Today, as I was driving to the parking lot at the mall, I was approaching a small object moving around on the road. As I drove closer, I finally saw that the moving object was a poor frail pigeon that had injured its wing. It tried to use its strong wing to lift it up off the ground. Its struggle was painful to watch. I started to drive past and a pain hit me in my chest. It needs help. Then, I thought...bird flu. What if it bites me? What can I do to help? So, I dismissed myself from doing anything. But, the pain it was obviously feeling, pained me as well. As a fellow creature, shouldn't I help it? Can I let the bird stay in pain?
I made a U-turn and parked my car in a spot not far away. I walked across the road and stood over the bird. It saw me and its will to fly away was even stronger. The drivers in the oncoming cars on the other side of the street looked at me to see what I was doing. I assessed the situation and went and got a magazine out of my car...hoping I would be able to move the bird over into the bushes where it could be in peace and not have the risk of being run over.
The pigeon made a slight sound from its throat. It wasn't quite a sqwuak, but almost an escaping whisper. His feathers were a beautiful grey, so soft and heathered looking. The tips were white. Perhaps this wasn't a pigeon, but a dove? His big black eyes were innocent and full of fear as I approached him with the magazine. I began to put the magazine under the bird and then found myself jumping back slightly when the bird's beak moved in my direction.
I slowly began again and the breathy gasps continued to come out of its yellow beak. Tears rolled down my cheeks as I finally got the bird's entire body onto the magazine. My chest ached for the hurt this animal was in. I started sobbing as I scooted the magazine across the gravel and onto the side of the road in the bushes. The bird was still struggling to take flight.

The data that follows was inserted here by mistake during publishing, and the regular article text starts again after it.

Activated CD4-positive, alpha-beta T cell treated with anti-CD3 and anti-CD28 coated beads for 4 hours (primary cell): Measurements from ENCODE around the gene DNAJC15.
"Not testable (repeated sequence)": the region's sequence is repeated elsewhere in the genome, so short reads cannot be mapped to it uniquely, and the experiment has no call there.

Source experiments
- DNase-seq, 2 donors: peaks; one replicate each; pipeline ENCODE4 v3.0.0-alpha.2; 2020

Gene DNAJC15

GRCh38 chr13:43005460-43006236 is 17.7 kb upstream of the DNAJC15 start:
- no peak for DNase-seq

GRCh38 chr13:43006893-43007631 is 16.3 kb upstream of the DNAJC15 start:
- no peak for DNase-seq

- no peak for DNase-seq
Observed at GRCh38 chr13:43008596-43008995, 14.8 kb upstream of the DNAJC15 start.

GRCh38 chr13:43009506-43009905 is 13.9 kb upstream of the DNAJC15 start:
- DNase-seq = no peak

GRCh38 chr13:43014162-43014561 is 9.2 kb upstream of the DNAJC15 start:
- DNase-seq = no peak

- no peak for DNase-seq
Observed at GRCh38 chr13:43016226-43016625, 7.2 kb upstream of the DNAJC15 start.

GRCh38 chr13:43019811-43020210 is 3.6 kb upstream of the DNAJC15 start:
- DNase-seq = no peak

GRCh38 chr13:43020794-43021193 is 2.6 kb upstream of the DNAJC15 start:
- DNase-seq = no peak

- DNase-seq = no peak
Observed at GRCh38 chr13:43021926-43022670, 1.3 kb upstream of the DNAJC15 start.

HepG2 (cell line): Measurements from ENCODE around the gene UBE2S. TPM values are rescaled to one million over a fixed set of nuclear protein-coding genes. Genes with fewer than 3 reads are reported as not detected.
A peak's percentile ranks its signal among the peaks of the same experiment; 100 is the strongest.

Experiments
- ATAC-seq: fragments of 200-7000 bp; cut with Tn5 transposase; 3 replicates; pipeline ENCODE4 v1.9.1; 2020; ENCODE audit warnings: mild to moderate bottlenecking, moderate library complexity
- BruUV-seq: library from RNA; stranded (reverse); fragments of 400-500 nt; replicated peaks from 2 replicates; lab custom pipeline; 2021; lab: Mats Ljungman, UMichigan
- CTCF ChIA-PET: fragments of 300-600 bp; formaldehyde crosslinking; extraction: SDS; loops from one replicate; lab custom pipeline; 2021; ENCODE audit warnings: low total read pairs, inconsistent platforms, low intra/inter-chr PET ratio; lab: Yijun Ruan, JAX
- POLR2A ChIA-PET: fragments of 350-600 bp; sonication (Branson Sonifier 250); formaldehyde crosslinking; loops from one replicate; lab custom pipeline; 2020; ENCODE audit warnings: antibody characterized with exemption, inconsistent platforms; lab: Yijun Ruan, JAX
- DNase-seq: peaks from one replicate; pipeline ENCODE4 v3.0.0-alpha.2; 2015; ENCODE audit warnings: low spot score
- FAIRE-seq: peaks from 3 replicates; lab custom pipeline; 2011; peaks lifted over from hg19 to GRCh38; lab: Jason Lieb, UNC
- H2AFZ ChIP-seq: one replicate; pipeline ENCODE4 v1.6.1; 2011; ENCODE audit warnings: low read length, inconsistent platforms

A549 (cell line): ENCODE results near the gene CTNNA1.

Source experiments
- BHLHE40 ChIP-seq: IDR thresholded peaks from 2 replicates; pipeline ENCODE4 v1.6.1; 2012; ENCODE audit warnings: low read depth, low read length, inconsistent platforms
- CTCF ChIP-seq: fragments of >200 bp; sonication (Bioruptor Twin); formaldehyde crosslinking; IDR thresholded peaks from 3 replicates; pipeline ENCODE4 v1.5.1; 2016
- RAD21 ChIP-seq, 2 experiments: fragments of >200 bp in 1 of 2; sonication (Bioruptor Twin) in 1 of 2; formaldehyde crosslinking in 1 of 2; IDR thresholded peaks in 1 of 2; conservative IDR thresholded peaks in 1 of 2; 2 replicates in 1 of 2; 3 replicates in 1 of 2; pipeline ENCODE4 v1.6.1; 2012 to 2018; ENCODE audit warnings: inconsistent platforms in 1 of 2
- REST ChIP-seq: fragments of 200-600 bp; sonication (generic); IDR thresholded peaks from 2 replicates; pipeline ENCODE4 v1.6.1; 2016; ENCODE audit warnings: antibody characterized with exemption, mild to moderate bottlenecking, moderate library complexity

Once the magazine bed with its bird occupant was by the green leafy bush, I crouched down and looked at him. He kept moving around and looking up at me. I so wanted to pet him and feel the soft down that was still showing from under his wing. He was still a baby. I didn't know what else to do. I felt helpless. If I was knowledgeable with birds I would take him home. But, what could I do? I just leaned over the bird and prayed. I prayed that God would make him better or otherwise take him out of his misery. When I opened my eyes, the bird wasn't moving around anymore. I gasped, certain that the bird had died. Instinctively, I lightly tapped the magazine. The bird's head looked up at me. Was he saying "thank you?"
Every single day, we live and work with other people. And so often we watch them struggle on their own. We are afraid to help. We are afraid of what we may find. We are afraid to get to close and feel a deep connection. This emotion and ability to connect is what makes us human. Why do we deny it?
Ryan, my husband, he understands this need to connect. Just the other day, as we were driving home, we encountered someone stuck in the intersection. Without thinking, Ryan jumped out of the car and helped the man push his stranded vehicle to the nearest gas station. As I watched him do this act of kindness, I was never prouder to say...that's my husband. What a good man he is! He is the kind of person more people should strive to be.
Life is a struggle. Life is turmoil. We are all like the dove on the side of the road. What would it be like if we were all left to struggle alone? What an existence that would be. We should hold a hand out to one another.
No Camp Pies for Whiners
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